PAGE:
Pathogenic bacteria owe their virulence to pore-forming toxins, proteins which perforate the membranes of infected cells, thereby altering the cellular permeability and inducing cell death. As the current treatments eliminate toxins by targeting their molecular structure, different pore-forming toxins require tailored-made therapies.
This limitation has been overcome by Che-Ming Hu and colleagues, University of California, USA. The researchers wrapped poly(lactic-co-glycolic acid) nanoparticles with red blood cell membranes, thereby obtaining nanosponges whose membrane shell mimics toxins’ substrates. This feature enabled the nanosponges to absorb toxins from the blood circulation and, thus, to neutralize them by turning them away from their cellular targets. As a consequence, the nanosponges successfully detoxified mice previously challenged with α-toxins, a key cause of virulence in Staphylococcus aureus pneumonia.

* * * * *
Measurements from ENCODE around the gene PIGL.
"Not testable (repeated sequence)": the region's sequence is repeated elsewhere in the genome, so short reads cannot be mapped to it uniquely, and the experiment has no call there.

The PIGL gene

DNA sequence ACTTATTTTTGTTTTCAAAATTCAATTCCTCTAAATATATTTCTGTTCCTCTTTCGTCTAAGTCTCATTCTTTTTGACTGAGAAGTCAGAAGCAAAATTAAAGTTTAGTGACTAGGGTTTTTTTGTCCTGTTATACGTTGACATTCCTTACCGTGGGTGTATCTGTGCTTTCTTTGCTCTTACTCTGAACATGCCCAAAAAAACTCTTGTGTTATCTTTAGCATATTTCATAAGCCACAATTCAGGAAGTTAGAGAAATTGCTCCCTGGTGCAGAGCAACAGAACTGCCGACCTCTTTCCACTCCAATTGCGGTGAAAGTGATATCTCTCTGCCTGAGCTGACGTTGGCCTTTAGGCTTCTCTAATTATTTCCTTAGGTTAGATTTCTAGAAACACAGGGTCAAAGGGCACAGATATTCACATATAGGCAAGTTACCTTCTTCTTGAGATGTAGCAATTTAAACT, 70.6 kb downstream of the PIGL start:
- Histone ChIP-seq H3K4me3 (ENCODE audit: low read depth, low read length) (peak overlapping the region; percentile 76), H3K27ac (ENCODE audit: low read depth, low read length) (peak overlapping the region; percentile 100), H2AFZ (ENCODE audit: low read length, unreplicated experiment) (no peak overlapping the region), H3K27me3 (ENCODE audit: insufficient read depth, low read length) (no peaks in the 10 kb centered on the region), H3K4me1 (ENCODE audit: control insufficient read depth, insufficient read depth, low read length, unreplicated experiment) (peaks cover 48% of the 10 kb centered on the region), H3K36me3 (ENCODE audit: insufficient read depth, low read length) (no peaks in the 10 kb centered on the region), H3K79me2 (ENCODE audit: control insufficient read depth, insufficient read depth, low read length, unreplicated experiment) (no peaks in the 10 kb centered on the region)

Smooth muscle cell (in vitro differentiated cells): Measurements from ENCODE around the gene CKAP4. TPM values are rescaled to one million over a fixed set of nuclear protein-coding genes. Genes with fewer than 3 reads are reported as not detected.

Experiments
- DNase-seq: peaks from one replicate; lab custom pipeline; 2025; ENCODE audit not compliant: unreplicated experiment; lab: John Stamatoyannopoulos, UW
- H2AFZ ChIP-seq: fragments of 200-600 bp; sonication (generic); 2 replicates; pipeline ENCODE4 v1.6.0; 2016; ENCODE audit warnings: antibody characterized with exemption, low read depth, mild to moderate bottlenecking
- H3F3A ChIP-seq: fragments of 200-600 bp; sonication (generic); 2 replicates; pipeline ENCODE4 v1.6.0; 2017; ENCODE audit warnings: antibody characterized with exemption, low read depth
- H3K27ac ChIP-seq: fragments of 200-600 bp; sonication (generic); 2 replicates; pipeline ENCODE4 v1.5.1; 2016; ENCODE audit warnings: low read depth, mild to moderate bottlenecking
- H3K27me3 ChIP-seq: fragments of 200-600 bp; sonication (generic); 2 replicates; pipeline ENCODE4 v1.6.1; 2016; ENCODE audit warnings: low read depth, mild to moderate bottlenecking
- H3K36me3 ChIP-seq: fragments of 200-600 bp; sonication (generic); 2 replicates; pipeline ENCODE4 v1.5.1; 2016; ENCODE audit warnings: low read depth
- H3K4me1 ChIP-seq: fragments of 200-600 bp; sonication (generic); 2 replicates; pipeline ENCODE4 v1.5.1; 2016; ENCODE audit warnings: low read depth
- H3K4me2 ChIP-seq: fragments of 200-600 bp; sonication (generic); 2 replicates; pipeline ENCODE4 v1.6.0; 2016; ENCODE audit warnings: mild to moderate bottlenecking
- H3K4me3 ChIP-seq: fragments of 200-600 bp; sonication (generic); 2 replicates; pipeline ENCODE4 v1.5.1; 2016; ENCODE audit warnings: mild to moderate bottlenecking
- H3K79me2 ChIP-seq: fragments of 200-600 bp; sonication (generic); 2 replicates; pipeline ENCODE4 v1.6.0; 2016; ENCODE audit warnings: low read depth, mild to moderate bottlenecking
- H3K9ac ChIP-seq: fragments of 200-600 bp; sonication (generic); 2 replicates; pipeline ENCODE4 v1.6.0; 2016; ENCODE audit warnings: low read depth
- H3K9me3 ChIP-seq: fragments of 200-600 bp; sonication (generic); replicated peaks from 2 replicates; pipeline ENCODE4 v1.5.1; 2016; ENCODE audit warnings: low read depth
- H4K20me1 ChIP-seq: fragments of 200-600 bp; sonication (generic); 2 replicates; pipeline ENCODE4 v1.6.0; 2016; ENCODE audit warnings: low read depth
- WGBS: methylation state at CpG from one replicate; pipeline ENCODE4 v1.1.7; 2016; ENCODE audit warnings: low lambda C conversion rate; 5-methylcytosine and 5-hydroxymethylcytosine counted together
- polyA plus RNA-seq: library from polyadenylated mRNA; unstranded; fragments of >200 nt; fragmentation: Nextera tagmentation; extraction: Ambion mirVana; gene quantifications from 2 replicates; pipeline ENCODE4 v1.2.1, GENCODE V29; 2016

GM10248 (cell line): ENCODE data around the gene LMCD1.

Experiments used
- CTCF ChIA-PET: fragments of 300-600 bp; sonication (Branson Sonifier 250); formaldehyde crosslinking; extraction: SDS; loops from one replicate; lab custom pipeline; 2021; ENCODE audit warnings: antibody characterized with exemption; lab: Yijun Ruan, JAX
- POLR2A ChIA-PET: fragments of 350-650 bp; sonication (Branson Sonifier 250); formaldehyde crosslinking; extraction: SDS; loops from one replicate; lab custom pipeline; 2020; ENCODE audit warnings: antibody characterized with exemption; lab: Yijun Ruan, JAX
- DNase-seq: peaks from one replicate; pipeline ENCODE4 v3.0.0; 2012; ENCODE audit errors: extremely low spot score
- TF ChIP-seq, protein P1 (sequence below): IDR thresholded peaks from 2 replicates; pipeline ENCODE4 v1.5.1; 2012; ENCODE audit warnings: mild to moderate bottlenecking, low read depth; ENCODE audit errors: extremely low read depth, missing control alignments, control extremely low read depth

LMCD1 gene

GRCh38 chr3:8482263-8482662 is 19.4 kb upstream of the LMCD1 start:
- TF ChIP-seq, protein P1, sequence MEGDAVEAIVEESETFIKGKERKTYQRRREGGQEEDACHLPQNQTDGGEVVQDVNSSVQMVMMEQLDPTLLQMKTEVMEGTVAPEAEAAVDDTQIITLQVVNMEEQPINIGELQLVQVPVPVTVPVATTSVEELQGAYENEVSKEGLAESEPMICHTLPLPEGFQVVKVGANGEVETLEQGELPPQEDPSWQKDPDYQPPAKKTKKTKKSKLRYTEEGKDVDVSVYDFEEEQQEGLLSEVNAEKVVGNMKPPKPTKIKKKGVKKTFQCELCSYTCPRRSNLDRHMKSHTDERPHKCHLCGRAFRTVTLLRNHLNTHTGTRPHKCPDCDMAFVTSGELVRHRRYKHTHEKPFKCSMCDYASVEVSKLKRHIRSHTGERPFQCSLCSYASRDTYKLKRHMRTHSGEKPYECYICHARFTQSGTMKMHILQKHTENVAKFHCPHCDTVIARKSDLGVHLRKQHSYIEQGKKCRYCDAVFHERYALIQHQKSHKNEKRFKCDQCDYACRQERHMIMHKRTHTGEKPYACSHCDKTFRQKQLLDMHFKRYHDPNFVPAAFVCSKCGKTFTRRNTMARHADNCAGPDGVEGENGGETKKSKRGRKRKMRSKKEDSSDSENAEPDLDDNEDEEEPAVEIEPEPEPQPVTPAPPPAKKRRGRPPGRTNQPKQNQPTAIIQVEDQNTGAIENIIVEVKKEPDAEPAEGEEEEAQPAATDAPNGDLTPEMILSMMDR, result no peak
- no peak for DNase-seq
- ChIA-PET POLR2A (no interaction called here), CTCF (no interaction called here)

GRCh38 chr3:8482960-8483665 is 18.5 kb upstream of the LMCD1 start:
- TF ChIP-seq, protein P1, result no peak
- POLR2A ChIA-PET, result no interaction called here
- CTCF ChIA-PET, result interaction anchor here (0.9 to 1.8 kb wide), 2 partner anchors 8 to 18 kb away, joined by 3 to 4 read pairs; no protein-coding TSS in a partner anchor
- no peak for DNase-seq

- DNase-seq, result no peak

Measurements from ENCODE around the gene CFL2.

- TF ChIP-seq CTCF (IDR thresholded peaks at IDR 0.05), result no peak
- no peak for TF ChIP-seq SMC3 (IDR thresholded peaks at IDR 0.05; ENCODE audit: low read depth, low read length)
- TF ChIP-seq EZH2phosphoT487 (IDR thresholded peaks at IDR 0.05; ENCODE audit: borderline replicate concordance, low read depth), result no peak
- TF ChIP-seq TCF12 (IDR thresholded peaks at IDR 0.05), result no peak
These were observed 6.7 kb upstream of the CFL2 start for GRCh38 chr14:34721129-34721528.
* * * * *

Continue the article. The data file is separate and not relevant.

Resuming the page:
The efficacy of this novel therapeutic strategy might extend to other pore-forming toxins as it is based on an absorption mechanism.
- A biomimetic nanosponge that absorbs pore-forming toxins,
C. M. Hu, R. H. Fang, J. Copp, B. T. Luk, L. Zhang,
Nat. Nanotechnol. 2013, 8 (5), 336–340.